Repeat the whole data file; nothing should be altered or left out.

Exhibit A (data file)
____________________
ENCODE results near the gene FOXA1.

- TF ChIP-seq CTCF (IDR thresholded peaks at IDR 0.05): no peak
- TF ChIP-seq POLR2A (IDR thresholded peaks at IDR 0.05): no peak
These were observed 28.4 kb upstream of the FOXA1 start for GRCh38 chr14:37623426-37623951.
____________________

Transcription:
ENCODE results near the gene FOXA1.

- TF ChIP-seq CTCF (IDR thresholded peaks at IDR 0.05): no peak
- TF ChIP-seq POLR2A (IDR thresholded peaks at IDR 0.05): no peak
These were observed 28.4 kb upstream of the FOXA1 start for GRCh38 chr14:37623426-37623951.